Case V: 47 year old African American male with past medical history of restrictive cardiomyopathy and hypercalcemia, End stage renal dialysis on hemodialysis presents with dyspnea of few hours duration and is found to have bilateral pleural effusion left greater than right. Patient was hypotensive at presentation and increased WBC and fever suggested presence of severe sepsis. A pigtail catheter was placed at bedside as soon as a central line catheter was place, both using ultrasound guidance. Patient immediately improved symptomatically, and sepsis was treated as per guidelines (Figure 6 and 7).


Figure 6: CXR before Pigtail catheter placement.


Figure 7: CXR after pig tail catheter placement.


The use of thoracostomy tubes for draining pleural fluid or air is an important therapeutic measure that ideally provides effective drainage in a timely manner without complications from the procedure. Traditional large-bore chest tubes, placed by either blunt dissection or by trocar assistance, may have significant morbidity associated with the force required to breech the chest wall with the force required to breech the chest wall and the stiffness of the chest tube itself. On the same time, CT-guided pigtail replacement requires more expertise and expenses. Development of a polyurethane pigtail catheter by Fuhrman et al provided a potentially less traumatic bedside technique alternative to the traditional methods.

In our experience, the catheters are simple to place in critically ill patients. We found that pigtail catheters were very effective in draining serous and chylous effusions. Further, they were successful in draining blood or air, and empyema.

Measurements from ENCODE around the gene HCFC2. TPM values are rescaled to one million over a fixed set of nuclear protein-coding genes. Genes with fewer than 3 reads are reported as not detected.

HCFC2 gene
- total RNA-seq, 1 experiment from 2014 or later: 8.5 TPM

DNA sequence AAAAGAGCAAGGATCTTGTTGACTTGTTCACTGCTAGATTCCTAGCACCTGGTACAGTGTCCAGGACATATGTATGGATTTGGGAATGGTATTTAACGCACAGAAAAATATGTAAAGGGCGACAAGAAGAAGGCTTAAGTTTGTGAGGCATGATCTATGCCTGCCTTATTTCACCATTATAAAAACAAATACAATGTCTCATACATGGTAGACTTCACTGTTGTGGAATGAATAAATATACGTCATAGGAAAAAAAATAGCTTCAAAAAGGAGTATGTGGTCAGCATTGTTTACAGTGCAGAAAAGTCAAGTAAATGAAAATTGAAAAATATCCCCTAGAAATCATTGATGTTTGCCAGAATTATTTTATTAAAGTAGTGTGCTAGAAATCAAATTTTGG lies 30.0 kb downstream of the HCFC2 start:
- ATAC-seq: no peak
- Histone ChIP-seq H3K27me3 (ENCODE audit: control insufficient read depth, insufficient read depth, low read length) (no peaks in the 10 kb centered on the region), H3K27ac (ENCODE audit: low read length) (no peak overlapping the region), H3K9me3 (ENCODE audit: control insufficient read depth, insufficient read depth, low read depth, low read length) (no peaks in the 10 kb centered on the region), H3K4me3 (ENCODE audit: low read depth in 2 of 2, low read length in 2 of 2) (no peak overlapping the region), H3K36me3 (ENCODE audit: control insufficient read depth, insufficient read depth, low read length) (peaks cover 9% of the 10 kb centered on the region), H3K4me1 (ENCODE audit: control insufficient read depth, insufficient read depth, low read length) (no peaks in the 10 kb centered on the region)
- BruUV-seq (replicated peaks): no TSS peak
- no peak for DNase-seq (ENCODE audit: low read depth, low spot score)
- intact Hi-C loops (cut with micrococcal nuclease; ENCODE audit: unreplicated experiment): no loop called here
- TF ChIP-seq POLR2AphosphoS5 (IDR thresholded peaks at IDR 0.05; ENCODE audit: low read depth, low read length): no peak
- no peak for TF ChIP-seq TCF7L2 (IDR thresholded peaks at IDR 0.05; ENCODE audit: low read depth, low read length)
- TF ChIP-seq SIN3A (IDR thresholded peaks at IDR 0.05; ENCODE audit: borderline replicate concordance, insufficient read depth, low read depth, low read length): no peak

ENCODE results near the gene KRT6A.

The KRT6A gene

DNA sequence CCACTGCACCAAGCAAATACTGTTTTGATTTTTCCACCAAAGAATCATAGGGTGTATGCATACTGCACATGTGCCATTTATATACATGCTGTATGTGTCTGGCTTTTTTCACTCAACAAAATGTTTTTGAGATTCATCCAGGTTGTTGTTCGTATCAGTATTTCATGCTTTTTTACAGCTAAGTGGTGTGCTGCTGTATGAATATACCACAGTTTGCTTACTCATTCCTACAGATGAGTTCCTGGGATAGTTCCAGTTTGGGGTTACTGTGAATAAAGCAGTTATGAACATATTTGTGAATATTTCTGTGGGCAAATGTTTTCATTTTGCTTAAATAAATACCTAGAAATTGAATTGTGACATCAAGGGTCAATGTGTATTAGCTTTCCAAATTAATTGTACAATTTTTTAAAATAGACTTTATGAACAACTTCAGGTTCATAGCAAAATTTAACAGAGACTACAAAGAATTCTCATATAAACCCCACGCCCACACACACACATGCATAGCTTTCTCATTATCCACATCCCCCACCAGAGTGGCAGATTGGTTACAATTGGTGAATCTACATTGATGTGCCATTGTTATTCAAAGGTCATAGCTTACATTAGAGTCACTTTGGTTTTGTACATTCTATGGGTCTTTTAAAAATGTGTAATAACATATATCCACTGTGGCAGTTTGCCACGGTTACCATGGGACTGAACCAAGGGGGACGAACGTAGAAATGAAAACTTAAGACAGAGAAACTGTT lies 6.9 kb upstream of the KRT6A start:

In contrast to our study, Fuhrman et al. [4] reported that 4 out of 12 patients required further drainage procedures after initial pigtail catheter placement. But none of our patient required any further procedure for drainage.

In all our cases, though the rapidity of radiographic and clinical improvement after pig tail insertion is very reassuring, another important variable that needs to be considered is the amount of time saved in doing a procedure at bedside under the guidance of bedside ultrasound by the internist as opposed to requesting a consult from a different service and coordinating between two different specialties. The utility of a percutaneous pigtail pleural drainage in various different settings as mentioned in our clinical settings needs to be studied on a large scale and adapted to a wider practice if reproducible.

Comparison of small-caliber chest tubes and standard chest tubes in adult has shown that smaller tubes are more likely to malfunction, and unlike conventional chest tubes, pigtail catheters are easily compressed. But on the same time rate of major complications including hemothorax, pneumothorax, and liver perforation, was very low. There are some reported minor complications including dislodgment, kinking, and disconnection. But the rate of these complications was very low and none of these complications were reported in our cases.


Percutaneous pigtail catheters are useful in the drainage of pleural air and fluids including serous, chylous and empyemic collections. The pigtail catheters can be placed successful at bedside by the internist under ultrasound guidance with minimal complications and marked clinical improvement.